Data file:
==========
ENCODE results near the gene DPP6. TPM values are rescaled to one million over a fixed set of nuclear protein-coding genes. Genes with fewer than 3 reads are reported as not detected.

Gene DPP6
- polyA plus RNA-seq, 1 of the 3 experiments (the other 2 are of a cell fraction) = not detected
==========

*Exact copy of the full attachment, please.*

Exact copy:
ENCODE results near the gene DPP6. TPM values are rescaled to one million over a fixed set of nuclear protein-coding genes. Genes with fewer than 3 reads are reported as not detected.

Gene DPP6
- polyA plus RNA-seq, 1 of the 3 experiments (the other 2 are of a cell fraction) = not detected